The Person You Are Today

I remember when I was a young teenager, when coming across someone who was in their mid/late twenties and thinking “Wow, that’s so old! I’ll never get there”. It just seemed like such a distant concept that my mind couldn’t quite comprehend how I would get there.

Today, as a 28 year old, I look back and recognise that version of myself. I am no longer that person, but that person is part of me. The person I am today encompasses every single day and every single version of myself I have been but I am more than them. And the person I am today, will be less than the person tomorrow, next week and in a year’s time.

There is no wasted time, for all that you’ve learnt, thought and gained comes from the people you have been whether that’s been the life you wanted by design or lived but desperately wanted to get out of. Those circumstances have left you with the motivations and viewpoints you have now so as with so many things in life, acceptance is the key to be able to make peace with who you have been and are. This will enable you to harness all the powers you have in your fingertips. The person you are today is magnificent and I look forward to seeing who you are tomorrow.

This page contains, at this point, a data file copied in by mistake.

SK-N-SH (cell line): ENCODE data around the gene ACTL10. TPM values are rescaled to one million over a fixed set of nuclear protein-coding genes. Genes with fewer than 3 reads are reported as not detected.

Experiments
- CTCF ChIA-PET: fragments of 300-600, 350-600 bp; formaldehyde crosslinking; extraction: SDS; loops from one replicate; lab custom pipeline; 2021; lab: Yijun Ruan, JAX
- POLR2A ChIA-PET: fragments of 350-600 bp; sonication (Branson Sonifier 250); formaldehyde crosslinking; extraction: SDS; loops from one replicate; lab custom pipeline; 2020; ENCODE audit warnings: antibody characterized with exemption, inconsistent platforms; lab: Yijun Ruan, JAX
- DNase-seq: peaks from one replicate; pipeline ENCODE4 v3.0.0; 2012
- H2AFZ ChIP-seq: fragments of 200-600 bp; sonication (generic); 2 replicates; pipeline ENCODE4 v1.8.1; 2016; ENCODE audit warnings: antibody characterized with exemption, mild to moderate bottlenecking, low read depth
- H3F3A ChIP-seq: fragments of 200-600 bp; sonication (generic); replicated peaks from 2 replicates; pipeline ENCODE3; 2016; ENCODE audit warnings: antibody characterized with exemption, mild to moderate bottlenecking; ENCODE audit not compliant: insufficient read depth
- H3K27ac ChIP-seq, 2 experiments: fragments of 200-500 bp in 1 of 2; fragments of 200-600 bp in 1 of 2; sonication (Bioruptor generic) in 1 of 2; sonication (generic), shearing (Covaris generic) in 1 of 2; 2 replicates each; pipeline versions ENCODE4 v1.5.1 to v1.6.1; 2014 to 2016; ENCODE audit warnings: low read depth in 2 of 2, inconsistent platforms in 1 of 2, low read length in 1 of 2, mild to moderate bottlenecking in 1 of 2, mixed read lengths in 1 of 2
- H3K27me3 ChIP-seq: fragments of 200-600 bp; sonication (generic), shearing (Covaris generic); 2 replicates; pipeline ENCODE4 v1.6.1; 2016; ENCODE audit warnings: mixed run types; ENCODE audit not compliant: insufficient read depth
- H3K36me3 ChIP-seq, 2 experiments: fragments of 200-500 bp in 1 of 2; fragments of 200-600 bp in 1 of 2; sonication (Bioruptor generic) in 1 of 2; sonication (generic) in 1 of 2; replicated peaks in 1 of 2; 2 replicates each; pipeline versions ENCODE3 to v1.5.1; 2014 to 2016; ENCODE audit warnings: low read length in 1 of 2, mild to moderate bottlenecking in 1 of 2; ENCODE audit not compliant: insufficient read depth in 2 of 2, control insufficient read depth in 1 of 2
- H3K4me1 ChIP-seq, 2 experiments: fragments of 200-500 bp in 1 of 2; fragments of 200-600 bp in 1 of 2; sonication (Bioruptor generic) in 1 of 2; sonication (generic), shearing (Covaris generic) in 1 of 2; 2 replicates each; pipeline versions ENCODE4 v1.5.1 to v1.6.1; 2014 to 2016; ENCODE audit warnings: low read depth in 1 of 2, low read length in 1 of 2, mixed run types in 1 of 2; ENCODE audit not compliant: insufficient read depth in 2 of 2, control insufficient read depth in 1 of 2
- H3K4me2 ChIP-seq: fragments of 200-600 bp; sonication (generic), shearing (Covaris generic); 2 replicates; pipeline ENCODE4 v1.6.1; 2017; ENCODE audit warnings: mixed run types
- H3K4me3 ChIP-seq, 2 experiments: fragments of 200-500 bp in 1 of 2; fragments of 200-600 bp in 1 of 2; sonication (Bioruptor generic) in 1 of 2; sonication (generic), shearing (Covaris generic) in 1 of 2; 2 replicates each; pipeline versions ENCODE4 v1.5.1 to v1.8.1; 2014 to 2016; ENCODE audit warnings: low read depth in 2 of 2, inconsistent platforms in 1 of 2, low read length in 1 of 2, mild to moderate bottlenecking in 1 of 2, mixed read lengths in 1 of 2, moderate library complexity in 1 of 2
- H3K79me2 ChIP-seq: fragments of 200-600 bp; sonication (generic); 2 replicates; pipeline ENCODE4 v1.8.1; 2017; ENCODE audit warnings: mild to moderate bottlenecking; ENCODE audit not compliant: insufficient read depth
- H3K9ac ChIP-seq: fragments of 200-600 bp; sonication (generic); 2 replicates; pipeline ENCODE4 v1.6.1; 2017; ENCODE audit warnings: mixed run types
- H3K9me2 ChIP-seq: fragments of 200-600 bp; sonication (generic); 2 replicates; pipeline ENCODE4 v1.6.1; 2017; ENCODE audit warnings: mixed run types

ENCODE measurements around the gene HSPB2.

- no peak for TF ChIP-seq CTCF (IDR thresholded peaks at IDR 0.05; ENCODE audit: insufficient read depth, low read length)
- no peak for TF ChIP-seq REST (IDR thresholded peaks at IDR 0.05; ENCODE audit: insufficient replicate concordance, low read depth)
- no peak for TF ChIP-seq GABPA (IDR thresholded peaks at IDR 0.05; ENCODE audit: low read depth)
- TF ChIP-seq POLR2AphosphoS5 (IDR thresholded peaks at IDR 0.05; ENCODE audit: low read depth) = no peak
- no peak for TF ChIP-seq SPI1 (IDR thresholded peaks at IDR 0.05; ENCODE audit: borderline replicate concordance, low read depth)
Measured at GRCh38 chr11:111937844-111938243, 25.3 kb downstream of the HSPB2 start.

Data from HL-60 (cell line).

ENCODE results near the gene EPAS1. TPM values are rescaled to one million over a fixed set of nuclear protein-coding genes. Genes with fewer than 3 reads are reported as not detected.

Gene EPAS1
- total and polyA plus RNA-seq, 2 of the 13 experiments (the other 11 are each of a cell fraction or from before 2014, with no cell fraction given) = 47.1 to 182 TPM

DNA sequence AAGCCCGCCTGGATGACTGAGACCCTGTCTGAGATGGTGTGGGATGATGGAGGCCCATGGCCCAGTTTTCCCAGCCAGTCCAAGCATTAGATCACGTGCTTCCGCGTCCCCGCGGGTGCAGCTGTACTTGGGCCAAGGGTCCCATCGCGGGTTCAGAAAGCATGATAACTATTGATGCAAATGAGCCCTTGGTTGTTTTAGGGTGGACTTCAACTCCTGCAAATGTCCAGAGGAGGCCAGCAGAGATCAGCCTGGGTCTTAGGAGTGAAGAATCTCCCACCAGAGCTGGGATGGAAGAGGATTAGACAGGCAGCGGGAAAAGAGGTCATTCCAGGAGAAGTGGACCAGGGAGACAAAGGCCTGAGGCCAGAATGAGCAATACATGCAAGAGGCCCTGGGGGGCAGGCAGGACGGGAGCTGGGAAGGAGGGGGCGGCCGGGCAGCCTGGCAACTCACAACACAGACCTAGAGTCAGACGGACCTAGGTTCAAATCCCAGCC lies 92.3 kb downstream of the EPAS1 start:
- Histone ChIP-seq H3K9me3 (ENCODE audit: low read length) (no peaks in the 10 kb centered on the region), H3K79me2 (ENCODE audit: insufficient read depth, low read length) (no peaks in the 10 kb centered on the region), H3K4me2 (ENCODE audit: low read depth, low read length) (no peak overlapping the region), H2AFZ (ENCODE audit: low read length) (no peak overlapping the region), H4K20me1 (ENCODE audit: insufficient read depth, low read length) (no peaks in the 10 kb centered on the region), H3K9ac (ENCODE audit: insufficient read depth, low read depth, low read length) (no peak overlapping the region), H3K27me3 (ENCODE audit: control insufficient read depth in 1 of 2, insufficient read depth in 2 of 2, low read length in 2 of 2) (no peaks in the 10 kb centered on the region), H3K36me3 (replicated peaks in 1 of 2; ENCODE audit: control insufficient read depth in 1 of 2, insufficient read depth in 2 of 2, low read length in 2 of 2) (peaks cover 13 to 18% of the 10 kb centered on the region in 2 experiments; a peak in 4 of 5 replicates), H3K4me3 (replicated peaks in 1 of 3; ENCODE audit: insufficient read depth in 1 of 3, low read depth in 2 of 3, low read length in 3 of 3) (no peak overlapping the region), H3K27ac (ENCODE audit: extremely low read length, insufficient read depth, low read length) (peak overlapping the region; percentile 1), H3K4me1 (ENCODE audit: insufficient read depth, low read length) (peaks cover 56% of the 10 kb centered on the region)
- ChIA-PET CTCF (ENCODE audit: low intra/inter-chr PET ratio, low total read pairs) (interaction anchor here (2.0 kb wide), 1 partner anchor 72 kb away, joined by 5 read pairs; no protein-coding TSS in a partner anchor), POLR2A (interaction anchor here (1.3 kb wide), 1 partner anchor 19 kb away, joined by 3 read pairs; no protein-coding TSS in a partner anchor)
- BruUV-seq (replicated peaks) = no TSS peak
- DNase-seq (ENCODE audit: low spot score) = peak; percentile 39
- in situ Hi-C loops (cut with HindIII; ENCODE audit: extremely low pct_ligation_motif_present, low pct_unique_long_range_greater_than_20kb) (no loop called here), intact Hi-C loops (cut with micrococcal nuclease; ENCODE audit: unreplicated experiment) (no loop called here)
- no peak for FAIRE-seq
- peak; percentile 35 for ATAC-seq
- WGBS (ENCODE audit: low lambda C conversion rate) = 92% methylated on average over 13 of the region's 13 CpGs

Death, Our Constant Companion

News of the presumed death of Hansjorg Auer, David Lama and Jess Roskelley are making their rounds within the climbing and mountaineering community.

I don’t really know what to say.

It’s hard to grasp when the people you admire, who are three of your community’s and mankind’s best, are taken away by the very venture they excel at.

It’s humbling in a way. No matter how good you are at your trade, if nature decides it, then an avalanche will lay waste to you. It doesn’t give a fuck about how expert you are. And yet we play at nature’s feet. Because we’re compelled to, because we’re not living if we don’t. Like an analogy I read once, I believe from Alex Honnold – Alone on the Wall, as a climber to not live the life you are drawn to, is like to have a sports car and only drive it to the end of the road at speed limit and back.

But damn.

I had the fortune of being at an event a couple of years ago where Hansjorg Auer premiered his film “No Turning Back” and had a Q&A session with the host. He had such a raw energy about him, it’s hard to connect that with the fact that he, along with brilliant David Lama and Jess Roskelley, are gone. The energy dissipated. What hits home even harder is that David Lama is the same age as me. All of them brilliant and in their prime, just gone.

Death eventually comes for all of us. Events like this serves as a heavy reminder and give us pause to reflect, contemplate and mourn. But it should never deter us from our dreams for adventure. To show respect to the dead, to ourselves, we need to carry on with their memories and continue living the life we must. The life that we couldn’t be living without.

Rest in peace guys, you may be gone but you won’t be forgotten.